Hacking a gas bottle onto a dryer, indoors, is NOPE.
It's just depraved recklessness, and that's how the insurance company and district attorney will see it. Propane leaks are exceedingly common, and will create an explosive mix of propane and air while you sleep.
Now I gather you don't want your dryer outdoors. Well okay, there's plenty of precedent for having gas dryers indoors, and we have gold-standard ways of making the gas connections to normal hard line i.e. normal gas "black pipe". You simply use the same plumbing and materials you would use to plumb up a methane line in a utility-supplied house. Use gold-standard methods properly and you escape any charges of carelessness.
Separate the problems
But now, build a proper "shed" or enclosure for the gas bottle well outside the home - far enough away that any gas leaks will be dispersed and not reach flammable concentrations inside the home. Connect that with hard line into the home and to the dryer.
Now you have a simple matter of connecting the bottle to the hard line. That is routine stuff and you shouldn't have any trouble finding the kit for that.
Now you have "whole house propane" albeit fed from a 20 pound portable tank. It's just like a huge white tank from the propane distributor, it's just little. And portable. And the connections most at risk for leaks - where you're changing it weekly - are outside away from the house.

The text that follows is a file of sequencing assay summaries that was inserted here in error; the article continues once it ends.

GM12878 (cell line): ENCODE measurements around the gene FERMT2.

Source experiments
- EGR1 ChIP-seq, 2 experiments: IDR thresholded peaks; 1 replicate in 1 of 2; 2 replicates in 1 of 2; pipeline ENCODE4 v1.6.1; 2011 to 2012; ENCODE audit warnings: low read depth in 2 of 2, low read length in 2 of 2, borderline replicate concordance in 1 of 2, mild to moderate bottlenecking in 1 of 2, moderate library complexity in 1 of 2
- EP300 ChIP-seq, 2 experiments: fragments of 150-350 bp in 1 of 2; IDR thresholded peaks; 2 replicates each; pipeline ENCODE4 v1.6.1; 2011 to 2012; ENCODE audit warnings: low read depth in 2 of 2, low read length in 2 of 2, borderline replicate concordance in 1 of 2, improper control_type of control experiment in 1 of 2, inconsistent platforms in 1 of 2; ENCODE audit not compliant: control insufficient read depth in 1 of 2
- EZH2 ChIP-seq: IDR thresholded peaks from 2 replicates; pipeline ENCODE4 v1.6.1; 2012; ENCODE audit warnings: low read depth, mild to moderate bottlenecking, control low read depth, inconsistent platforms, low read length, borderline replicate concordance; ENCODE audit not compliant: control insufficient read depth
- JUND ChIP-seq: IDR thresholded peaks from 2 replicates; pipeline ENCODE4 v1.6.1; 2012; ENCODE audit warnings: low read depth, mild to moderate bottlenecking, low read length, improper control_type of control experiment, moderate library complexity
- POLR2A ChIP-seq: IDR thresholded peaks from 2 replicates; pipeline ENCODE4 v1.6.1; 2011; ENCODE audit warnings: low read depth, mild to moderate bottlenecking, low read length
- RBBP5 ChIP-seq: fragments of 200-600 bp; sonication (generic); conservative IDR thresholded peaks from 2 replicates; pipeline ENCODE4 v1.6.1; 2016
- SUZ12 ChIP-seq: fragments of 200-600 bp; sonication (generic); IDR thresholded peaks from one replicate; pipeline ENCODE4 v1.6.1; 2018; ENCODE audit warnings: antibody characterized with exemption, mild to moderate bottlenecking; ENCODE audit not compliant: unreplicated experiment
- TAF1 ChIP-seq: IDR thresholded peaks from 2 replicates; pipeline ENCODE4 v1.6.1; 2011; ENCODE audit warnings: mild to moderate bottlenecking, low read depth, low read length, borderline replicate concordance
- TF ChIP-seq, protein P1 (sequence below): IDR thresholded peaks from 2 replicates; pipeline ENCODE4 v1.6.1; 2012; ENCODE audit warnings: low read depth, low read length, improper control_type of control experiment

Can a 20 pound tank even supply a dryer?
Good question. Here's what we know: Dryers take about 20,000 BTU/hour. Radiant heaters, e.g. found in outdoor spaces at restaurants, take 20,000 to 50,000 BTU/hour. Those all use 20# tanks, so we can infer that the tank doesn't have a problem supplying a 20,000 BTU dryer, provided there isn't a "cold snap" out there.
The colder the tank, the lower the flow! It is vital to understand that. To vaporize in the tank, the propane needs to absorb a lot of heat from the surroundings because of its latent heat of vaporization. That's easy on a nice hot day, but you're asking in February.
If there is a "keeping tank warm enough to deliver BTUs" problem, they make propane tank heating jackets that are designed to provide supplemental heat when it matters.